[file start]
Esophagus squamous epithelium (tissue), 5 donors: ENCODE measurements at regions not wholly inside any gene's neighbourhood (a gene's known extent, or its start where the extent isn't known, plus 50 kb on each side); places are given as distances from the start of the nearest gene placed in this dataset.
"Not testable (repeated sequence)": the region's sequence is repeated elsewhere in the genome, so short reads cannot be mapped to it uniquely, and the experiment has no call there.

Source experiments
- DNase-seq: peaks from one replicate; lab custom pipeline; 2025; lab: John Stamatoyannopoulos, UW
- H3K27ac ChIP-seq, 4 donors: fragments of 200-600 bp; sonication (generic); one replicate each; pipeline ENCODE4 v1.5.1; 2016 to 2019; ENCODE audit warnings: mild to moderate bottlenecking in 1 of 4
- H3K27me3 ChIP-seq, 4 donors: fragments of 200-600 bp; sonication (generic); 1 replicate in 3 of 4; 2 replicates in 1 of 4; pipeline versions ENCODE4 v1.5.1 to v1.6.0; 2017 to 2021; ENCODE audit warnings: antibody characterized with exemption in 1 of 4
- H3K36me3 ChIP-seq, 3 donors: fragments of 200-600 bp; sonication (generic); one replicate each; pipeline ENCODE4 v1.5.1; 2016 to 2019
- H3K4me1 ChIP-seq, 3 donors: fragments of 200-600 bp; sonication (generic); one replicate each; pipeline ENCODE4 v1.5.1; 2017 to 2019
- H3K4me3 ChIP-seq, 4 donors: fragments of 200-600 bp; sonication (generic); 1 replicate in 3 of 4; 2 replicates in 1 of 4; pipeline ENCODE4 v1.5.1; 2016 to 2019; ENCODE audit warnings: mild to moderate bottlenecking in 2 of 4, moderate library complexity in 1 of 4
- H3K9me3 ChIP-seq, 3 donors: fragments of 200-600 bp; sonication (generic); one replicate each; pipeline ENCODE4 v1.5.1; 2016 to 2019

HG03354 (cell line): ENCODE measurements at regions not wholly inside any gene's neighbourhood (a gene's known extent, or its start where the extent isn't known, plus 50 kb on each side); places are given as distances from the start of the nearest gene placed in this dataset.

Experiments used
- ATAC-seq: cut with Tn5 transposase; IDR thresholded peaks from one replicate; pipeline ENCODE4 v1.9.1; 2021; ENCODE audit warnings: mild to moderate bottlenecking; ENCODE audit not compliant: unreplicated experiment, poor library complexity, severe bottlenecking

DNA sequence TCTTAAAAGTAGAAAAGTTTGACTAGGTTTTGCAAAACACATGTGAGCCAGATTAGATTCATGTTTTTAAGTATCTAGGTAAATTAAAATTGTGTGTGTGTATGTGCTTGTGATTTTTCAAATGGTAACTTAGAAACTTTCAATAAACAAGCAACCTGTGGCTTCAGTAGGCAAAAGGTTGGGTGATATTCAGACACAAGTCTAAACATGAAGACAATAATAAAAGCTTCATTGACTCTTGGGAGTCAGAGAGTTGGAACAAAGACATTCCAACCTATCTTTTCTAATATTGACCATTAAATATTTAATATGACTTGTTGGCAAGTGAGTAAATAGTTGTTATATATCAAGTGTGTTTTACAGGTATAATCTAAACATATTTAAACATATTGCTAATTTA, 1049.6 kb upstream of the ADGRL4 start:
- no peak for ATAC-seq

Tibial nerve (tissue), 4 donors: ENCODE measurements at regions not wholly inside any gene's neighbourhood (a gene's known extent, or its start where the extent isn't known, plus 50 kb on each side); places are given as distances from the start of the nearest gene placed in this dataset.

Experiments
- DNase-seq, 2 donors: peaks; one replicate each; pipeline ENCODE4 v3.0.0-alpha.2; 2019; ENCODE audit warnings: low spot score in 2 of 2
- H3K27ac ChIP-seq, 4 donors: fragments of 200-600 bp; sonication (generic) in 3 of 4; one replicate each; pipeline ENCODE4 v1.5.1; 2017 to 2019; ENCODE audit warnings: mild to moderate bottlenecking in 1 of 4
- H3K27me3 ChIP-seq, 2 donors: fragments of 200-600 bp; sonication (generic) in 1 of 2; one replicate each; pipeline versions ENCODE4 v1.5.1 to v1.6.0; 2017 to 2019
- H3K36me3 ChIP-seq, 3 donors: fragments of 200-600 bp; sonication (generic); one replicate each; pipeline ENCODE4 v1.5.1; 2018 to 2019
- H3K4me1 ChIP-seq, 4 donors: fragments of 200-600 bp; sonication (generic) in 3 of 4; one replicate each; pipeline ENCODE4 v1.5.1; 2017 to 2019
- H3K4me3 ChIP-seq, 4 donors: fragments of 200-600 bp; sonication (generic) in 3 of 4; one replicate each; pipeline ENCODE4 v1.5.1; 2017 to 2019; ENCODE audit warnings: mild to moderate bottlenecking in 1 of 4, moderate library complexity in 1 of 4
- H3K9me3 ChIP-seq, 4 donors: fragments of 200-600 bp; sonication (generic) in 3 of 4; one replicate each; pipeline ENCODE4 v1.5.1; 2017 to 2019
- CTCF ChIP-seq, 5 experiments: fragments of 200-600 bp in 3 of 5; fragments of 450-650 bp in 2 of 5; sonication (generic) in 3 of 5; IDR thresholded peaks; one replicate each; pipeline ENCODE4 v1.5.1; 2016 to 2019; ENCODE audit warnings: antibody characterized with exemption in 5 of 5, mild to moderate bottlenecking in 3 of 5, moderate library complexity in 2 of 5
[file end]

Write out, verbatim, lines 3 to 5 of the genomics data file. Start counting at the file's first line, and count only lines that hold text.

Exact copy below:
Source experiments
- DNase-seq: peaks from one replicate; lab custom pipeline; 2025; lab: John Stamatoyannopoulos, UW
- H3K27ac ChIP-seq, 4 donors: fragments of 200-600 bp; sonication (generic); one replicate each; pipeline ENCODE4 v1.5.1; 2016 to 2019; ENCODE audit warnings: mild to moderate bottlenecking in 1 of 4